Put another way, if you are a parent looking to save money on clothing for your kids, Abercrombie is probably one of the last places you want to shop. And to add my anti-Abercrombie musings, the company is essentially bribing the cast of ''Jersey Shore'' to stop wearing Abercrombie apparel. That is odd when considering the target age group for Abercrombie is basically the same as the target age group for the MTV show.
Abercrombie & Fitch Chart
Looking at the charts, make that three days in a row that the S&P 500 has stalled at 1200. Today, the index traded as high as 1208, but could not keep those gains and closed below 1200 once again. A close above 1205 would be inviting for buyers, but that is also the neighborhood where the sellers appear most viscous. On the downside, support appears firm at 1175, but if 1205 is cleared, a run back to 1250 appears likely.
S&P 500 Chart
With a gain of just four points on Wednesday, the Dow remains laboring in its 11,200-11,500 range, though on an intraday basis, the index was able to trade slightly above the 11,500 mark. The sad story that is Hewlett-Packard is known at this point and I would not expect that earnings report to have a material impact on the Dow one way or the other unless it is far more negative than expected.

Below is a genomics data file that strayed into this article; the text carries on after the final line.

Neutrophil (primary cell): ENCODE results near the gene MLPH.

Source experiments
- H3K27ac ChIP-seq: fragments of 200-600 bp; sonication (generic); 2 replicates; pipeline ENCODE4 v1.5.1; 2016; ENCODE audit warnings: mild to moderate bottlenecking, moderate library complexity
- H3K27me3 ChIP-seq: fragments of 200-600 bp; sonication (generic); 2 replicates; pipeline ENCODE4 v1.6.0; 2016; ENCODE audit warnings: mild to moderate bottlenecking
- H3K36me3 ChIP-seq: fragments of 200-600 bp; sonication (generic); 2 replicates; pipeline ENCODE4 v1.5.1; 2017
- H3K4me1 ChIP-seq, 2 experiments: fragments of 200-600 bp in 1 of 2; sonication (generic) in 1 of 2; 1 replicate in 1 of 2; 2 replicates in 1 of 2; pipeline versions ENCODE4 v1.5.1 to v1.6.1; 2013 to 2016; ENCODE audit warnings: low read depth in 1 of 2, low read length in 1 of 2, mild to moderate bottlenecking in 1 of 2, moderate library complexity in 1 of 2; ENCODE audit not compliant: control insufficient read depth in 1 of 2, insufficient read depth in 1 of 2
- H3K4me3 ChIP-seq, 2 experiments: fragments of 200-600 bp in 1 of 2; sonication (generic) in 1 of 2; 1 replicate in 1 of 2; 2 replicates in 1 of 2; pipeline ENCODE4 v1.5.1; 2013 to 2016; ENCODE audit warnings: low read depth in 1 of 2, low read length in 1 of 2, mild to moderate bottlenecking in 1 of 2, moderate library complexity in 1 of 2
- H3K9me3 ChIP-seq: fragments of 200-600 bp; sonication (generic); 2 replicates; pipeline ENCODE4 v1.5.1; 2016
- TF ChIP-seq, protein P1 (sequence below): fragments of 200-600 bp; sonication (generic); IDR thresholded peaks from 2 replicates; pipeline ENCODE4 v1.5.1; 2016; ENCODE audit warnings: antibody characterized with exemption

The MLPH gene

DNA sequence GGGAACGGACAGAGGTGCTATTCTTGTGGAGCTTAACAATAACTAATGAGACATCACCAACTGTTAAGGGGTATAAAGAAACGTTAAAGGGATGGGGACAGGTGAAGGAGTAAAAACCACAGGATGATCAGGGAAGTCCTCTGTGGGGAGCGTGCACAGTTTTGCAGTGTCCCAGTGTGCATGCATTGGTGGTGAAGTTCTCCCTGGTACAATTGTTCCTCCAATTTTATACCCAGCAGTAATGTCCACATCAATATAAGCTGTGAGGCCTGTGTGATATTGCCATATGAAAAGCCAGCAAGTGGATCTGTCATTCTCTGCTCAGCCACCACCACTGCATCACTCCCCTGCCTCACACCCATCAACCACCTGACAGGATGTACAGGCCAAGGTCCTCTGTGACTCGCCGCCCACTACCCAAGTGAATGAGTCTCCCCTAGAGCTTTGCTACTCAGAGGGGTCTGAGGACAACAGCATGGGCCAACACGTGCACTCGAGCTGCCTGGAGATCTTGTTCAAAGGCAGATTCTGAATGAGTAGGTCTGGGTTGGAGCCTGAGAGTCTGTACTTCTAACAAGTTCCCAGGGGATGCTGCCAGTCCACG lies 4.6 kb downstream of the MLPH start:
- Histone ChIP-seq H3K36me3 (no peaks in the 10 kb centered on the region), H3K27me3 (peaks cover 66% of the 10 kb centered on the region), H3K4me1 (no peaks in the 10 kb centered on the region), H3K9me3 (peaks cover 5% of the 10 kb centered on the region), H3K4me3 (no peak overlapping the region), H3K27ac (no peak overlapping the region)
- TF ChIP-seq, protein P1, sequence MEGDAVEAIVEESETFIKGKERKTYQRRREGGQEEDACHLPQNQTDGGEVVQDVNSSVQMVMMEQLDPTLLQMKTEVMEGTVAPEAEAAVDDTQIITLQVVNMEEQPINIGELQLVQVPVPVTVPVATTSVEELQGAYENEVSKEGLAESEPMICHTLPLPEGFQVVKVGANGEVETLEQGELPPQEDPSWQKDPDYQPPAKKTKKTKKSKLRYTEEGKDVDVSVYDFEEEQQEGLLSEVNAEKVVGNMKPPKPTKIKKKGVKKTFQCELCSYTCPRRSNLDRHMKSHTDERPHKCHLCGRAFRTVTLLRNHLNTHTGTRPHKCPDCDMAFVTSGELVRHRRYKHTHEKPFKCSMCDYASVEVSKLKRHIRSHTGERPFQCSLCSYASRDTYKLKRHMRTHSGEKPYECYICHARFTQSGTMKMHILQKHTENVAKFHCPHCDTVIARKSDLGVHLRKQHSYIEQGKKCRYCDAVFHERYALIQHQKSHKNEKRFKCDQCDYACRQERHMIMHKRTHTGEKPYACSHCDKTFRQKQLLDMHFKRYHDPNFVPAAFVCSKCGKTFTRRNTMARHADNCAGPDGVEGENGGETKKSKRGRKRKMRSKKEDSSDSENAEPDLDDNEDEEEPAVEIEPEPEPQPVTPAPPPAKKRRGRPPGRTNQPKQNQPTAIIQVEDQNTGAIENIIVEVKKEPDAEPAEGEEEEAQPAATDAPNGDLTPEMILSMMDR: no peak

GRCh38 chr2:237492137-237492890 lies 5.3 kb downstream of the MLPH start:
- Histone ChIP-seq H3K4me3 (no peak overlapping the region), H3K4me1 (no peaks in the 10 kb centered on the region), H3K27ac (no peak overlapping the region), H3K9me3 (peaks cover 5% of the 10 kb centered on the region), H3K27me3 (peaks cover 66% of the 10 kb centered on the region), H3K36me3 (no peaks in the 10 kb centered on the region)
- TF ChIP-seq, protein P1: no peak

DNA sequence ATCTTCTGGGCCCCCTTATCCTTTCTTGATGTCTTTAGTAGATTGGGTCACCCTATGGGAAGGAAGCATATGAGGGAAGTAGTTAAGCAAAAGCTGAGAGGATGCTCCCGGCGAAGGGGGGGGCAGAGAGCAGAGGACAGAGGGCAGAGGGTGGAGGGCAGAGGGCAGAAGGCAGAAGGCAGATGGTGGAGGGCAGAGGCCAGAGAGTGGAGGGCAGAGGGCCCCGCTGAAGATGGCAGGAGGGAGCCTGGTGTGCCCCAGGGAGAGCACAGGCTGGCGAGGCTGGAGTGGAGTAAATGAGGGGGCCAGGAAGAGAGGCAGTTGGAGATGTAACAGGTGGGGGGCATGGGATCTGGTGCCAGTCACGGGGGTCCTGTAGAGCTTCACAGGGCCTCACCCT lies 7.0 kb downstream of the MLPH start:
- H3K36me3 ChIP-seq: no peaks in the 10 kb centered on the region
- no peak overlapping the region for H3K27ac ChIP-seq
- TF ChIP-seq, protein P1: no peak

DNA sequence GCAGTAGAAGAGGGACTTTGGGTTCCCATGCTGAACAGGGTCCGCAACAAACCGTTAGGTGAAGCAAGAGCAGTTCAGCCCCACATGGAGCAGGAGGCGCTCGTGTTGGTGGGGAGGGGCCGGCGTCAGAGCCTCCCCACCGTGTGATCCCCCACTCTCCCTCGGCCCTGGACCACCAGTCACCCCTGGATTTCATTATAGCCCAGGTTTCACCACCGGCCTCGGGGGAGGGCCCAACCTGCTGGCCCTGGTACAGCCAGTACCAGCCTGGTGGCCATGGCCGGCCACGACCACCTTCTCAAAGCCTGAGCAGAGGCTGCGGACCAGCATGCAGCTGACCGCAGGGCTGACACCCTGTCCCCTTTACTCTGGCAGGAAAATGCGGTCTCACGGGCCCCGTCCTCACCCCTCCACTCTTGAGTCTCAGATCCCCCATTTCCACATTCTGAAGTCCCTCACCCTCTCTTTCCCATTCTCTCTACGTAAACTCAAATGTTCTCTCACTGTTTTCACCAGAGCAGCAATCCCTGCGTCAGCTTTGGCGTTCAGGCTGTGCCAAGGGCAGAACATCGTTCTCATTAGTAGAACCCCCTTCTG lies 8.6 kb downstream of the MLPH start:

The Nasdaq honored support at 2500 today, no small feat given Dell's woes. Google continues to look weak, but Apple offsets that situation with strength of its own. Same song as yesterday: Short below 2500, long above 2565.
Perhaps the best thing that can be said about the Russell 2000 is that it remains above 700 and that old resistance could be turning into new support. On the other hand, the 715-720 range has become a hurdle that is hard to overcome for the small-cap index recently. If the Russell gets through there, it could run back to 775. If support at 700 fails, 650 is the next stopping point.
Russell 2000 Chart
There is a distinct lack of direction in this market and to go along with that, there is not much in the way of scheduled catalysts. As I mentioned on Monday, another week of jobless claims below 400,000 would provide an excuse for buyers to get going on Thursday and that would result in some short covering as well. Here's to hoping no negative surprises emerge from Europe.